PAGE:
29 May 2019

In Value in Health Anouck Kluytmans, Marcia Tummers, Gert Jan van der Wilt and Janneke Grutters from the department for Health Evidence found, using a mixed methods approach, that although a recently developed medical technology was deemed ingenious by stakeholders, there was no underlying problem it could solve in its intended context (meniscus surgery). This suggests that in order to have value, developers should first explore the problem, before developing technology.

Abstract
 
Background:
Although the relevance of both push and pull factors is acknowledged in models of innovation, needs, broadly defined, are rarely considered, whereas supply-driven innovation in publicly funded health systems carries the risk that it may not match the underlying problems experienced by patients and consumers.
Objectives:
To explore a mixed-methods, multistakeholder approach that focuses on pertinent problems when assessing the potential value of an innovation as applied to a case of surgical innovation in meniscus surgery.
Methods:
Through interviews of stakeholders (n = 11) we sought to identify current problems of meniscus surgery in the Netherlands. On the basis of the subsequent problem definitions, we used stakeholder and literature input to quantify the room for improvement and stakeholder engagement to uncover possible barriers and facilitators to the implementation of the proposed innovation.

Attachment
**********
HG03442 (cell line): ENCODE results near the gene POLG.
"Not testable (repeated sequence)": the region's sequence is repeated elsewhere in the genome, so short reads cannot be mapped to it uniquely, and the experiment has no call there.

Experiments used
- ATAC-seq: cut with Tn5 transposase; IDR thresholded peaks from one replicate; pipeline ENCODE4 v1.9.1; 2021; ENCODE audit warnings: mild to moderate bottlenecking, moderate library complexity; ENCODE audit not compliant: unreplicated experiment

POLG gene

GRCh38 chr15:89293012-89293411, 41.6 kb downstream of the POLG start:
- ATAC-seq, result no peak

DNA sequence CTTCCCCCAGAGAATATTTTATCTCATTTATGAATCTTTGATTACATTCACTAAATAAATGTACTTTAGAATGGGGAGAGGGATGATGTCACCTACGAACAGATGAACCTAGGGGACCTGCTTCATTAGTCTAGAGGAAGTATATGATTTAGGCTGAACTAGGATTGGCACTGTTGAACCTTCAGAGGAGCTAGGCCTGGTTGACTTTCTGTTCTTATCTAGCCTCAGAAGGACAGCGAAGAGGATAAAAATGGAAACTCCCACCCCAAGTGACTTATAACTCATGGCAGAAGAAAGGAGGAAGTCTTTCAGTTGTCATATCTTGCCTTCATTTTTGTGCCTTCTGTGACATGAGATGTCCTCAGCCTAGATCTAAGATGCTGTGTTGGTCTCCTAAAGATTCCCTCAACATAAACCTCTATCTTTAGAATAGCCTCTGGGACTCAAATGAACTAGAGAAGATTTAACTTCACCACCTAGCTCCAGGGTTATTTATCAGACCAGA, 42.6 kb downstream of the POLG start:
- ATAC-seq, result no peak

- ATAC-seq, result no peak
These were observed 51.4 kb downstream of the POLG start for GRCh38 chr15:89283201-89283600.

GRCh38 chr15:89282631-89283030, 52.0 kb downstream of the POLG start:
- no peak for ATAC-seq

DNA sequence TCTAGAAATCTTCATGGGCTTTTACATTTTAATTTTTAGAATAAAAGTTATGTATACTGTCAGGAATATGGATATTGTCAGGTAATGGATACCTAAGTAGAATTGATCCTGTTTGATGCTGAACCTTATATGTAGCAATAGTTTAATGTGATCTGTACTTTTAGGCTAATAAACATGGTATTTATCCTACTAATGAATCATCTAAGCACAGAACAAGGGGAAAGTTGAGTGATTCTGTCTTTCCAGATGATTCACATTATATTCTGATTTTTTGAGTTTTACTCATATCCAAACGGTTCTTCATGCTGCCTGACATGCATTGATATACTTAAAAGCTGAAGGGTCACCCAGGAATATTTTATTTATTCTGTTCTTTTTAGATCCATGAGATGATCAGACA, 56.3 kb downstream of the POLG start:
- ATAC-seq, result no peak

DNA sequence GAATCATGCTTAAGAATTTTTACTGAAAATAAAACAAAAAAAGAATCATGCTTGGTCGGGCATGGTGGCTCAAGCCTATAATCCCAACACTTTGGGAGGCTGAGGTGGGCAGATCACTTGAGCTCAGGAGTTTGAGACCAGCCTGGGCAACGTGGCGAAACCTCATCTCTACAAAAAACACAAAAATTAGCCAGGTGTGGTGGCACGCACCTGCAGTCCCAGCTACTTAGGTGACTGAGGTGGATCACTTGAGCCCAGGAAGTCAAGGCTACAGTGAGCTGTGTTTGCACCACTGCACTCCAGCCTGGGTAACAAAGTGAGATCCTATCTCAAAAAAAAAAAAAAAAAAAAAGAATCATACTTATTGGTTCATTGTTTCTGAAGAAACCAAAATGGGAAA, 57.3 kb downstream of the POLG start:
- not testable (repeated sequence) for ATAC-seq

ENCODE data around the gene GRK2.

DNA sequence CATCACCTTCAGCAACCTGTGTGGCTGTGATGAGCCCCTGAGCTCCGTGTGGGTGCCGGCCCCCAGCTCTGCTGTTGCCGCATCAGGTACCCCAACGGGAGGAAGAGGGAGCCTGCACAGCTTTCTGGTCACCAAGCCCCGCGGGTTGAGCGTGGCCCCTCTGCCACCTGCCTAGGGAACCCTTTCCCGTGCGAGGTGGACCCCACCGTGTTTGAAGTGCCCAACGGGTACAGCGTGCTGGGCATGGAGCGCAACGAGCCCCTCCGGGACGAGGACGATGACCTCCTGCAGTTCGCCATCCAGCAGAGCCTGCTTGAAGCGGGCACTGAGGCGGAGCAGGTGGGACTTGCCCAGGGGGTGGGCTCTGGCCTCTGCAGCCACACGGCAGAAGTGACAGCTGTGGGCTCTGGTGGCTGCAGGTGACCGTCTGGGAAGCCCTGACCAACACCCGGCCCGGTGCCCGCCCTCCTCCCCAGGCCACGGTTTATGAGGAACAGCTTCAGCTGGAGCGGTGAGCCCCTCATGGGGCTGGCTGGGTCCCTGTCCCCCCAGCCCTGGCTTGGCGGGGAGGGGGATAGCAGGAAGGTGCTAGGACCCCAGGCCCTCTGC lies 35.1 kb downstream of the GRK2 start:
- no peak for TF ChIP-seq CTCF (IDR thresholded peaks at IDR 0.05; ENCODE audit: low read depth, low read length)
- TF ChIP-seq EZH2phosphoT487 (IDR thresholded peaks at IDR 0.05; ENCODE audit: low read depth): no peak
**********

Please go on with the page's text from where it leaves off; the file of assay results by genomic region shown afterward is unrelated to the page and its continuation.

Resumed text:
Results:
Despite being enthusiastic about the ingenuity of the proposed innovation and seeing some potential for cost saving, most stakeholders (n = 10) agreed that there are no major problems in current meniscus surgery meriting the innovation. They even discerned pragmatic barriers that would challenge the potential cost savings.
Conclusions:
By adopting a problem-oriented multistakeholder approach to early health technology assessment, we were able to estimate the potential value of an innovation in its social context, finding that, beyond the initial enthusiasm, the proposed innovation was unlikely to resolve the problems distinguished by the stakeholders. We concluded that our multistakeholder, mixed-methods approach to early health technology assessment is feasible and helps foster more demand-driven innovations
 
Publication

Early Assessment of Proof-of-Problem to Guide Health Innovation.
Kluytmans A, Tummers M, van der Wilt GJ, Grutters
J. Value Health. 2019 May
 

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